Now that I Dream Of Wires, the seminal modular synthesis documentary, has made it to Netflix in some regions, this seems like a good time to re-examine some of the extended interviews with the artists who appear in the film.
Many of us are familiar with the Hardcore Edition of the I Dream Of Wires, a 4 hour long compendium of the history of modular synthesis and its modern resurgence with the Eurorack format. The Netflix cut comes in at a much more concise 102 minutes, omitting some segments, but tantalizing a new, uninitiated set with the wizardry of modular synth.
Fortunately for Netflix viewers, the I Dream Of Wires team has maintained a video page with extended interviews with some of the interesting characters who appear in the film. Above is the clip which features Nine Inch Nails creator, Trent Reznor and his collaborator and synth fanatic, Alessandro Cortini (check out more about Alessandro’s most recent release here), discussing their love affair with analog modular gear as well as Trent’s notable disgust with the digital gear revolution of the 80’s.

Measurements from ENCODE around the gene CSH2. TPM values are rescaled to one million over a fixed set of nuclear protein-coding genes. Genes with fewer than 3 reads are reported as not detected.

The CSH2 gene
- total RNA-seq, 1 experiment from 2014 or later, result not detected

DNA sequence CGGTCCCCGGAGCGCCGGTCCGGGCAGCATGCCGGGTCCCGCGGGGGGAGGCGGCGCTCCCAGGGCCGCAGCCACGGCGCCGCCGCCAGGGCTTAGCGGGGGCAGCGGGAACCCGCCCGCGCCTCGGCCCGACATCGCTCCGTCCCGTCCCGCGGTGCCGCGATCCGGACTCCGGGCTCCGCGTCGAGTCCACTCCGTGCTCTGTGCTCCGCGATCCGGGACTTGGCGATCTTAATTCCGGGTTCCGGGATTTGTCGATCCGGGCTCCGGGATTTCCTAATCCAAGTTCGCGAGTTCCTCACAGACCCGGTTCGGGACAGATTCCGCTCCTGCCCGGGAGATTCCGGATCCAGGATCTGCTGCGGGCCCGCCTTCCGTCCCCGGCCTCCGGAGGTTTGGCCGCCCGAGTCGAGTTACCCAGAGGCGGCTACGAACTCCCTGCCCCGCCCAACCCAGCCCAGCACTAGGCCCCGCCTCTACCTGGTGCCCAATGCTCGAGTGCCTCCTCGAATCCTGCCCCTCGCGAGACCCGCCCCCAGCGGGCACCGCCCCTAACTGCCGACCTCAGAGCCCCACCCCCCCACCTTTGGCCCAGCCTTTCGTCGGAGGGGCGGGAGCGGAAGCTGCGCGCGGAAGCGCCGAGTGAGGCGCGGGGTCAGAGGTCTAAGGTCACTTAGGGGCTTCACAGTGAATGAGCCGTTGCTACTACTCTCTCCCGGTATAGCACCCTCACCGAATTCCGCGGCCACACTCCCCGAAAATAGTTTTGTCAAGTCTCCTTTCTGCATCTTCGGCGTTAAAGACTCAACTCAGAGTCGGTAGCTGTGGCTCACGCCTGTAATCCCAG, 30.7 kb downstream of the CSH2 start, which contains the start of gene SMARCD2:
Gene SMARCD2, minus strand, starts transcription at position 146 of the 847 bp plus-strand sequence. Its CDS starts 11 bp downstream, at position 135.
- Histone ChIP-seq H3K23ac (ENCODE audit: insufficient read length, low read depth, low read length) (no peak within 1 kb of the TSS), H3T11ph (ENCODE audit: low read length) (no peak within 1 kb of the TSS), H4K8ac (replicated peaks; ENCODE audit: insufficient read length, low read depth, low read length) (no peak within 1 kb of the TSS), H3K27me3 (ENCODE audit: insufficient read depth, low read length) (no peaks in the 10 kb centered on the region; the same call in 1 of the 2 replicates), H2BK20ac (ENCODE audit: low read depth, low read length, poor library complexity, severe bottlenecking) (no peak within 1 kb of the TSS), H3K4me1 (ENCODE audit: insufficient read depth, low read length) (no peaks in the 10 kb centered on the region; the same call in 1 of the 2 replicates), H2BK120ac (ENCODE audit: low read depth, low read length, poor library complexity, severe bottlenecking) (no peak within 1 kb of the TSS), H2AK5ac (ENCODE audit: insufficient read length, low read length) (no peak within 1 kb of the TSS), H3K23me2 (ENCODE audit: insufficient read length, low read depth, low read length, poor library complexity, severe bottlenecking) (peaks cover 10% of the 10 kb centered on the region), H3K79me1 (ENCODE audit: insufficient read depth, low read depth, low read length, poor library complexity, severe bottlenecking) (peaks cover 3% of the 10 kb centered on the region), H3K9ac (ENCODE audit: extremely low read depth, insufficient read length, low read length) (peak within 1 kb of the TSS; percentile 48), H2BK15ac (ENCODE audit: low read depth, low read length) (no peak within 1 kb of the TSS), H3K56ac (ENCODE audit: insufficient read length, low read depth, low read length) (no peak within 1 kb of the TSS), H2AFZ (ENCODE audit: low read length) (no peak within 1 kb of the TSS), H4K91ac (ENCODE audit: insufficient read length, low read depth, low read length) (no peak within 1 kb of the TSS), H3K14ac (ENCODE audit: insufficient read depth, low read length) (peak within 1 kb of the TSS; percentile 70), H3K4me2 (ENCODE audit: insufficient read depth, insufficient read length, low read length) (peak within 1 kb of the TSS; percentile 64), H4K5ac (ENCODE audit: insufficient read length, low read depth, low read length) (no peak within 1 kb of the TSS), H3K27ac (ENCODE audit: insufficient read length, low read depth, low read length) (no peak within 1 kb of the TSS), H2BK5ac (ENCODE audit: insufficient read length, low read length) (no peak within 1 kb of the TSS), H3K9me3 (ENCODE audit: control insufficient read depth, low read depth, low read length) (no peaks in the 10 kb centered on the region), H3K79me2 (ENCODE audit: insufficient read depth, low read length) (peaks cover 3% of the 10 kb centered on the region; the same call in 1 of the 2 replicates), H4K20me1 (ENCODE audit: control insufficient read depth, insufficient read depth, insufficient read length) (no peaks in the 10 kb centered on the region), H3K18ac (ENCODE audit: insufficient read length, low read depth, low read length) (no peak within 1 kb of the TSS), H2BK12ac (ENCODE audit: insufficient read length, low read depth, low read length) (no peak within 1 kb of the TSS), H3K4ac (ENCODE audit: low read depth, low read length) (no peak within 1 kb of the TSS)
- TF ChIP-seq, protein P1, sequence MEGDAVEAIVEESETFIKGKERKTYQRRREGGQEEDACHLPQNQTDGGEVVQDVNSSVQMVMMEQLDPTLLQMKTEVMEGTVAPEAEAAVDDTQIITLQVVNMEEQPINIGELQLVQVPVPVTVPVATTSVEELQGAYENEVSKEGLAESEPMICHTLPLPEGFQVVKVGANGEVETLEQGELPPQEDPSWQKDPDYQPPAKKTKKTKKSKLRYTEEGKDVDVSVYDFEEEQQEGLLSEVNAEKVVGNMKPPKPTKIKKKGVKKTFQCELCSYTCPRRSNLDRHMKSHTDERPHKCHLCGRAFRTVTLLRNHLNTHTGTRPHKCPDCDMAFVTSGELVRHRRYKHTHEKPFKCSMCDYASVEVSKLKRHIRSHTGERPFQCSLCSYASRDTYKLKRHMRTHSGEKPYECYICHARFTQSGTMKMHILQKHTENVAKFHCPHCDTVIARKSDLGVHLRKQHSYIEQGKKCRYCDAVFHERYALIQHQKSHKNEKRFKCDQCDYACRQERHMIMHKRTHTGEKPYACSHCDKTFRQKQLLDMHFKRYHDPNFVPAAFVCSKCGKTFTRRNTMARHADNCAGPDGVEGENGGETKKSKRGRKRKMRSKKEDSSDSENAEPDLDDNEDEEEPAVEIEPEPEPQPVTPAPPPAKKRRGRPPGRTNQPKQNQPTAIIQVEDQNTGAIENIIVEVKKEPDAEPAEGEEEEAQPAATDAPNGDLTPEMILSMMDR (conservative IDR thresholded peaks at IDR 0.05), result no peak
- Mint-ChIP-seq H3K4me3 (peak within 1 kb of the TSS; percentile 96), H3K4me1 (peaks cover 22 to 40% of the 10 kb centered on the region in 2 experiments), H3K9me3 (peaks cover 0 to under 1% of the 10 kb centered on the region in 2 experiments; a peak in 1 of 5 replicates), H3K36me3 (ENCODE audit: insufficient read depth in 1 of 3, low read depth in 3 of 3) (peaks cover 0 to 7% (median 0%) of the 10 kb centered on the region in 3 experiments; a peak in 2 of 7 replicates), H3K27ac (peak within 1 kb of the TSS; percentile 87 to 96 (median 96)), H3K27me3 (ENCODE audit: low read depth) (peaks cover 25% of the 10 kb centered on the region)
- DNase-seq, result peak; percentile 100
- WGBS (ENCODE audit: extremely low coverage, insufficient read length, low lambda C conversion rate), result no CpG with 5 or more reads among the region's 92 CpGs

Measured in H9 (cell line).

Another featured artist that viewers will want to spend more time with is Los Angeles native, Drumcell, who, with his partners in Droid Behavior, has fostered of the most revered underground techno scenes in the United States. A master of many disciplines, Drumcell tours relentlessly while releasing new experimental work on a regular basis with his label Droid Recordings. One of the people to introduce myself to the Eurorack modular world, Drumcell has some inspiring stories about his own initiation into the electronic music world. Some other important artists who appear include Richard Devine, Carl Craig and Cyrus Rex, who was a guest at one of this past summer’s CNTRPNT events.
There are, of course, criticisms of I Dream Of Wires among some particularly persnickety modular purists. No film of reasonable length could consume the multitude of stories and names that are wrapped into the history of modular synthesis and electronic music. But I Dream Of Wires presents a fairly comprehensive exploration of this history, and will inevitably lead viewers to a deeper understanding of what it is that we do.